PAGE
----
On 11 September the general chapter convened at Nashotah. By this time a great deal had happened. The syllabus of Modernist errors had been published, and Tyrrell, already excommunicated, had taken a position of active hostility to the Holy See. The Episcopalian Church papers were not only filled with a discussion of this matter, but they also had a domestic question of great interest on their hands. Reports had arrived that there had been a conference at Shanghai where Episcopal missionaries had joined with those of other Protestant denominations, in the establishment of what was called a Chinese Church. It was an unheard-of thing and evoked much criticism. By what authority should men take upon themselves the right to compromise their position without any permission from their superiors in America? Father Sargent of the Holy Cross Order began the controversy by a letter to the church newspapers. [He became a Catholic in 1910 and later joined the English Benedictines.] The truth was. soon revealed. The missionaries were almost all of the Low-Broad school. They were anticipating the action of the General Convention. Their conduct was in line with what might be expected at Richmond. It was therefore impossible that a number of clergymen of the Episcopal Church should meet at this time without their minds being filled with forebodings. It was in such an atmosphere that our retreat began.

This retreat at Nashotah has been given an importance that those who took part in it were not conscious of. It was held only three weeks before the General Convention at Richmond. It was not open to the public, although one or two visitors were admitted. The importance is due to the fact that of the twenty-two who took part in it, nine afterward became Catholics. It is easy to imagine that something was done which might have caused this exodus from the Episcopal Church. It was the occasion of the annual general chapter of the C. S. S. S. The conductor was the Master, William McGarvey. Was it not likely that his meditations might have infused doubt and discouragement in the minds of his listeners? Was it not probable that he endeavored to create amongst those who were closely connected with him, a mass movement to the Roman Church?

McGarvey arrived from Milwaukee in company with Bishop Webb. On the train he read his breviary. The bishop noticed that it was a Roman breviary and he was annoyed. McGarvey defended himself on the grounds that almost every Episcopal minister excused himself from saying any office, and that the rubrics of the American Prayer-Book commanded no such recitation. He therefore felt free to say his prayer in any language he preferred. Many Anglican clergymen did the same and it was not considered to be a sign of disloyalty. Webb kept repeating: "I don't like this Latin."

On arriving at Nashotah, McGarvey had a conversation with Barry and seems to have spoken pessimistically about the Episcopal Church and the future of his own work. This is an opportunity to refer to the remarks made in Barry's autobiography about this visit of McGarvey's to Nashotah. It is charitable to suppose that its writer, in his old age and enfeebled health, had forgotten the details of this conversation and therefore injected into his account of it, impressions which were formed much later.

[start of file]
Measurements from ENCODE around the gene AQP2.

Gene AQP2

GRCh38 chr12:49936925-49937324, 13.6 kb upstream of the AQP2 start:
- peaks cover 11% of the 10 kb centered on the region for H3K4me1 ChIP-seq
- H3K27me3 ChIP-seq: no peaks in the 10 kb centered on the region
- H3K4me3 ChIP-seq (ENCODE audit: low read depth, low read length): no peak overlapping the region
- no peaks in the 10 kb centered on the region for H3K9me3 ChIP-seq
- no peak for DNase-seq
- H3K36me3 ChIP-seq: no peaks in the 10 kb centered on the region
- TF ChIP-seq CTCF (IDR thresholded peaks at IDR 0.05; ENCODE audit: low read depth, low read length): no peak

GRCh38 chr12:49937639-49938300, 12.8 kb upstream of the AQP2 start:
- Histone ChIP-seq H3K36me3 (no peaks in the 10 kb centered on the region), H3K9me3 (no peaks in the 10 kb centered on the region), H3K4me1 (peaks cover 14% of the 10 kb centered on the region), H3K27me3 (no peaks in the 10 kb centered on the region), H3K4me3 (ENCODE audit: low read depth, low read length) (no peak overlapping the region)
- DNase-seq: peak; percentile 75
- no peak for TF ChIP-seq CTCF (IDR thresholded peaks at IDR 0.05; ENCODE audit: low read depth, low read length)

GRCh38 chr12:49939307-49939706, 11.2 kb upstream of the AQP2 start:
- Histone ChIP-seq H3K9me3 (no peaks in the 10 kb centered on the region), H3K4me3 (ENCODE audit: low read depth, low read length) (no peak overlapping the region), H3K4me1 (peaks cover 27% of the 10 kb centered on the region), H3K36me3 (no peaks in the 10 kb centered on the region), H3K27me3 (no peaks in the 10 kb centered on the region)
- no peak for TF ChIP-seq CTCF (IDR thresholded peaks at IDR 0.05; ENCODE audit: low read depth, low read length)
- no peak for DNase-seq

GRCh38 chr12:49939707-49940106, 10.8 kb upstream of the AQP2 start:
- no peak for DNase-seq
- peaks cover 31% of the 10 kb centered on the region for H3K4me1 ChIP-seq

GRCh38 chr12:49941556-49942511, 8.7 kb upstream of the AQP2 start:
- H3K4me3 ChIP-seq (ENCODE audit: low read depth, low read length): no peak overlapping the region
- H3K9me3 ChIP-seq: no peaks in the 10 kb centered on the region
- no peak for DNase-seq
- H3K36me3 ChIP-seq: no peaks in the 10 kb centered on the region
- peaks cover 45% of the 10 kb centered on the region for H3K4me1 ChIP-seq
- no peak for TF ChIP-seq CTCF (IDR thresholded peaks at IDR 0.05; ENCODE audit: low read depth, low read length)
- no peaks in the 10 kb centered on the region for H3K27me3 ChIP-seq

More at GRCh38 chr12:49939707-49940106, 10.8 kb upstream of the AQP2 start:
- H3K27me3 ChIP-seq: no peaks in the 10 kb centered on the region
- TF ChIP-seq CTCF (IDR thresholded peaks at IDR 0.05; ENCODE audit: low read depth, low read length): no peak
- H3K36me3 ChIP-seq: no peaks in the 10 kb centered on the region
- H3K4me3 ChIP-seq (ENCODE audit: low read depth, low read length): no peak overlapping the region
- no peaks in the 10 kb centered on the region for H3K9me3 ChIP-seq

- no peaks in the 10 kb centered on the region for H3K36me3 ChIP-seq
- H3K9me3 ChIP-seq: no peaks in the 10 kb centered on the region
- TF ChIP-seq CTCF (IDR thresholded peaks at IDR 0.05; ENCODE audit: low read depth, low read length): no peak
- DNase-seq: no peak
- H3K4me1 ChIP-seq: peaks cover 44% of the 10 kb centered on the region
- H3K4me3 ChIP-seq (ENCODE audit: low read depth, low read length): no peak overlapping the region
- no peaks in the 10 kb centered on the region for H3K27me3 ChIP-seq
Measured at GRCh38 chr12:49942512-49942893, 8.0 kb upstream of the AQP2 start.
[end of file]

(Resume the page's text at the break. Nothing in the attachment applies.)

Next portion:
Of course it is impossible for me to attempt to reconstruct a conversation in which I took no part. One can only deny such allegations as are contrary to fact, which this conversation is said to have contained. It is alleged that McGarvey spoke as though he were "through with the Episcopal Church;" it is alleged that Barry saw that there was a "pro-Roman virus" in the C. S. S. S., and that he resigned. He gives the impression that he resigned or was on the point of resigning there and then. As a matter of fact he did not resign until many months later, as will be shown. There was nothing in Barry's attitude toward the C. S. S. S. then, or during the subsequent months, to show that he had formed any opinion about its "pro-Roman virus". Barry attended the chapter and the retreat as one of the members and never made the least outward objection to anything that was done.

At the time of the retreat the seminary chapel could not be used because, at the cost of Professor Fay, it was being entirely renovated in memory of one of his aunts. He was also furnishing it with a new high altar, a choir-screen and stalls, two side-altars, and new windows. What clearer evidence could he give of his intention to remain at Nashotah? Yet in Barry's book he is described as being engaged, at this very time, in plotting with McGarvey for the disruption of the Episcopal Church. Listen:

Fay was at the same time enthusiastic over a plan that McGarvey did not mention (possibly because I was not sympathetic with what he did say), but which Fay and McGarvey appeared to have worked out. They believed that as many as five hundred of the clergy of the Episcopal Church could be brought into a pro-Roman movement. This group being organized, Fay and McGarvey would proceed to England with the object of gaining the cooperation of Lord Halifax and the E. C. U. group, and then proceed to Rome and try to gain recognition as a Uniate Church. It was essential to this plan that there should be no individual conversions; but they did not have time to test its possibilities because of the impatience of the pro-Romans, who began to go over one by one. The result was that McGarvey and those closely associated with him had to follow.